Skip to main content
Skip to main content
Microsoft Security

CISO series: Lessons learned—4 priorities to achieve the largest security improvements

  • Jonathan Trull General Manager, Security Solutions Area

In my past life as CISO, I’ve worked for small companies, state governments, and large enterprises, and one thing that has been true at all of them is that there is an infinite number of security initiatives in each organization you could implement, yet the resources to accomplish those tasks are finite. To be an effective CISO, I had to learn to appropriate the resources under my control toward the solutions that confront the greatest risk to the most valuable parts of the business. I also had to learn how to extend my own resource pool by persuading every individual at the company that they had a role to play in protecting the organization. In short, I learned to aggressively prioritize resources, quantify risk, and influence others.

In this blog, I’ll share the methods I’ve used to prioritize where and how I spend my resources. There really are just four priorities to achieve the largest security improvements:

  1. Identify what is under your control.
  2. Formulate a security strategy.
  3. Implement good cybersecurity hygiene.
  4. Disrupt the cyber kill chain.

Identify the business you are charged with protecting

Before you can begin to allocate your resources, you first need to identify what is under your control. What are the capital and operating budgets available for security, and who are the people responsible for security? You may manage security professionals both inside and outside the company, and you need to know who they are and their strengths and weaknesses. When it comes time to assign people and budgets to your priorities, this knowledge will prove crucial.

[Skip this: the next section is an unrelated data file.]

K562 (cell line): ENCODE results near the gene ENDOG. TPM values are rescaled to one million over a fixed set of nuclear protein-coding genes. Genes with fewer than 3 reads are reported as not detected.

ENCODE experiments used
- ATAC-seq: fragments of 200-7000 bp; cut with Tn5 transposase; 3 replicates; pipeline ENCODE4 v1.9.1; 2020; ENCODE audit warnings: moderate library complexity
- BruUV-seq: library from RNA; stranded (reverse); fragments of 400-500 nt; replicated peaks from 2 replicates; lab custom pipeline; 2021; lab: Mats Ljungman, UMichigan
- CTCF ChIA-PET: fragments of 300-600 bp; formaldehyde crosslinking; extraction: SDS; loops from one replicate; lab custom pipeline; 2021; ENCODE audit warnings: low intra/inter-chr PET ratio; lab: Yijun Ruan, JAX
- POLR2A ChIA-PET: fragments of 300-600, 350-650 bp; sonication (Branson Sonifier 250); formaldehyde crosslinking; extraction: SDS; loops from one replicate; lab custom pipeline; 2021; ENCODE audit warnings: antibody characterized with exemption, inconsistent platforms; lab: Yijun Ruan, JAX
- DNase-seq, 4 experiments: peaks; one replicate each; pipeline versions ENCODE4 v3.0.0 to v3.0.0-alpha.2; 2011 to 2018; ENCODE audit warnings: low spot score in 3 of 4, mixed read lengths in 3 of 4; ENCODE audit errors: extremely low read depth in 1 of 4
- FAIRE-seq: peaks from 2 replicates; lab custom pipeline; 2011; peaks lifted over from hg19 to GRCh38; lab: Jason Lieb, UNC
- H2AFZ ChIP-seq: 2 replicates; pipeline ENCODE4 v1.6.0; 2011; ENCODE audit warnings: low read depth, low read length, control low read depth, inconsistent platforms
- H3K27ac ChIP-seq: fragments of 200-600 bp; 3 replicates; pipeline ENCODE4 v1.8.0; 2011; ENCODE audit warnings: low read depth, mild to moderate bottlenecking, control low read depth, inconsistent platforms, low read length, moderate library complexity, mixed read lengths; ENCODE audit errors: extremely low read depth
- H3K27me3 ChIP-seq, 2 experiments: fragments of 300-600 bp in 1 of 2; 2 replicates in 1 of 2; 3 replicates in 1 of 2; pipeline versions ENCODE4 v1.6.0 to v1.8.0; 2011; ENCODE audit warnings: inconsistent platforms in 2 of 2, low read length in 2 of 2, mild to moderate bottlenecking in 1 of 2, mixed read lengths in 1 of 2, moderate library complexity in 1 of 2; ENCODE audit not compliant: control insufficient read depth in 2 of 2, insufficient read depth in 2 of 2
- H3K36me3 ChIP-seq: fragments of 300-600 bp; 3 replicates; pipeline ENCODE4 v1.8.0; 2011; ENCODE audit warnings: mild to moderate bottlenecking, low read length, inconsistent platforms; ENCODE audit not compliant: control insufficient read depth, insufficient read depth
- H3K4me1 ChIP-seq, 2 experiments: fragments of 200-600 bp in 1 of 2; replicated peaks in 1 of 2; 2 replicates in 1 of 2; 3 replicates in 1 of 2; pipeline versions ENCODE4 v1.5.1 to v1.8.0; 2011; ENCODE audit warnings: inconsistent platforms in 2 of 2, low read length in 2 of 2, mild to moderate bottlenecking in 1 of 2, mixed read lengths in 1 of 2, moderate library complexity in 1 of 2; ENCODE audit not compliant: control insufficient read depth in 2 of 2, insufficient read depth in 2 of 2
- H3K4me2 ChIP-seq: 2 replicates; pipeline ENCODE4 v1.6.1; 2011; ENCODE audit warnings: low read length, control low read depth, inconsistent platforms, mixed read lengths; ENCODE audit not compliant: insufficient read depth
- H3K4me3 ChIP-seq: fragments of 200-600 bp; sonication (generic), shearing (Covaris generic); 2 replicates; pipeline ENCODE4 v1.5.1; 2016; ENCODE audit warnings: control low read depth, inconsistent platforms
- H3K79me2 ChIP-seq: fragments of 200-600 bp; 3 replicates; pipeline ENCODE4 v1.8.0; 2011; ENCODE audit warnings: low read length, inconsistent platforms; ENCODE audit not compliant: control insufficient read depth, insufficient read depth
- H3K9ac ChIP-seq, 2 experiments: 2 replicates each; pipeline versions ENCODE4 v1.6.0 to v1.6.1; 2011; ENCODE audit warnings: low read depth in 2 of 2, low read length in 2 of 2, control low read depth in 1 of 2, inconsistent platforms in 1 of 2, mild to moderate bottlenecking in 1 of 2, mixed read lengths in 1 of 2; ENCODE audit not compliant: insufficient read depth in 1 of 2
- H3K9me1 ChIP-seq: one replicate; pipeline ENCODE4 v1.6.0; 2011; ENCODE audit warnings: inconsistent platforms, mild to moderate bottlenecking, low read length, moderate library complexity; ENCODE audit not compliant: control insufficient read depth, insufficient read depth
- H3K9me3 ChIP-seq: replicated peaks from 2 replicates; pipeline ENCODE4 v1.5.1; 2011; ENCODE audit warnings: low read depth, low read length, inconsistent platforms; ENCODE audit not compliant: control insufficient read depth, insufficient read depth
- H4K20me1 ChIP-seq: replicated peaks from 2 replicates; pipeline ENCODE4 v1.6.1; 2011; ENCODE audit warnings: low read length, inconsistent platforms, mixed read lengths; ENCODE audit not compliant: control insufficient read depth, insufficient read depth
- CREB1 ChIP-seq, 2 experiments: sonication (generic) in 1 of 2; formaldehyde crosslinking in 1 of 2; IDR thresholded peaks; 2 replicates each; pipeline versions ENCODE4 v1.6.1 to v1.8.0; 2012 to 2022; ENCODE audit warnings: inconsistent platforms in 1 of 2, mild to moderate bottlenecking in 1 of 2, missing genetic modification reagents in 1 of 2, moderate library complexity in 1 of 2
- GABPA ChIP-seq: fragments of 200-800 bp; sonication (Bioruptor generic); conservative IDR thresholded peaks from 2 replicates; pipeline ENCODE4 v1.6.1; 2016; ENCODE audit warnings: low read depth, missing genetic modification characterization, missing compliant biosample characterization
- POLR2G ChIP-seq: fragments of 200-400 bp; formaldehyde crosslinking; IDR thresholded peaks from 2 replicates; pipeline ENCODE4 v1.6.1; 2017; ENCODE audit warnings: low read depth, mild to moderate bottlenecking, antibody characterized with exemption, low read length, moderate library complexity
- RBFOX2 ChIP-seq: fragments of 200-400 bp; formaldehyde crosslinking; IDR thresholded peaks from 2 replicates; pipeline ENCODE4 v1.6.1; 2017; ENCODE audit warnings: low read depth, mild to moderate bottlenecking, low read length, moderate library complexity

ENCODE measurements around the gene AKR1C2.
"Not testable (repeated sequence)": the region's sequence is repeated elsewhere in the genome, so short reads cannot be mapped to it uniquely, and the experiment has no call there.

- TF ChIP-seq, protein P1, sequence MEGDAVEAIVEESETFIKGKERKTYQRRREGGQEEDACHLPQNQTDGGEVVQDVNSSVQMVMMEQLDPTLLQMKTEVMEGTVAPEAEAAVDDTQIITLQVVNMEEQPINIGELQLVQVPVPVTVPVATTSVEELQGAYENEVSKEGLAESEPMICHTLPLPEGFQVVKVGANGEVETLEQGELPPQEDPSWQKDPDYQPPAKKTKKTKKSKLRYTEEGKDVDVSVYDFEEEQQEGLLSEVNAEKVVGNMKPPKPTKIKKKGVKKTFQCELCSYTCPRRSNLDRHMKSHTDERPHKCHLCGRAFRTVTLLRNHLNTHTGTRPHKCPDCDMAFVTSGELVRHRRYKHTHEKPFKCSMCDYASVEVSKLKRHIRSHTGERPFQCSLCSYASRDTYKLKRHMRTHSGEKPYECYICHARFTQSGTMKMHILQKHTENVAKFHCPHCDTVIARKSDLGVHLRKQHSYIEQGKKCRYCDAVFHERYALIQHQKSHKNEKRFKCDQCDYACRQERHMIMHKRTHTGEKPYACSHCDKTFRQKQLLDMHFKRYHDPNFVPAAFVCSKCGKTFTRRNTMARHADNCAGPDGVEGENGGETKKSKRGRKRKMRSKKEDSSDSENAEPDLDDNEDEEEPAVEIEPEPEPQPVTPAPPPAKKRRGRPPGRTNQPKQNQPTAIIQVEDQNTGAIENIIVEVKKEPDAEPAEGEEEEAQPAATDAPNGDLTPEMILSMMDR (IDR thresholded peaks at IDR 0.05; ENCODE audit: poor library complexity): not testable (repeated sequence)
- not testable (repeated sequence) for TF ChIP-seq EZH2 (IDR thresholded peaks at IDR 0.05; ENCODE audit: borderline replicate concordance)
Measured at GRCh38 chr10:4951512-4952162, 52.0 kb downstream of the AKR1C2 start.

You must also know the business. Get clear about which products, services, and lines of business are the biggest drivers of the organization’s success. Once you understand what drives the business and the resources you control, you will need to formulate a strategy.

Formulate a security strategy

Understanding the most critical business drivers will help you formulate a security strategy, which I’ve written about in more detail in a previous post. When you have your security strategy, you’re ready to establish a strong cybersecurity hygiene.

Implement good cybersecurity hygiene

One example of how I’ve prioritized security initiatives as a CISO comes from my time at the State of Colorado. When I first stepped into the CISO role in Colorado state government, I needed to modernize their security approach and address vulnerabilities across the enterprise with a very limited budget. I wanted to show results quickly, so I chose to focus on the small things that could be implemented easily and would drive the greatest reduction in risk.

This approach—often referred to as cybersecurity hygiene—concentrates on hardening systems by leveraging secure configurations, putting in place processes and tools to ensure data, devices, and the network are protected against vulnerabilities, and maintaining the patch levels of critical systems

Before you move on to more complex initiatives, be sure you’ve walked through each of the following steps:

Inventory your network: The first step is to identify every inch of your network, because you can’t protect what you can’t see. You must know what type of equipment is on your network and whether it is part of internal networks, hosted on the internet, or part of a cloud platform. Once you know what you have, you need to maintain a continuously updated inventory of the hardware and software that’s authorized to be on your network.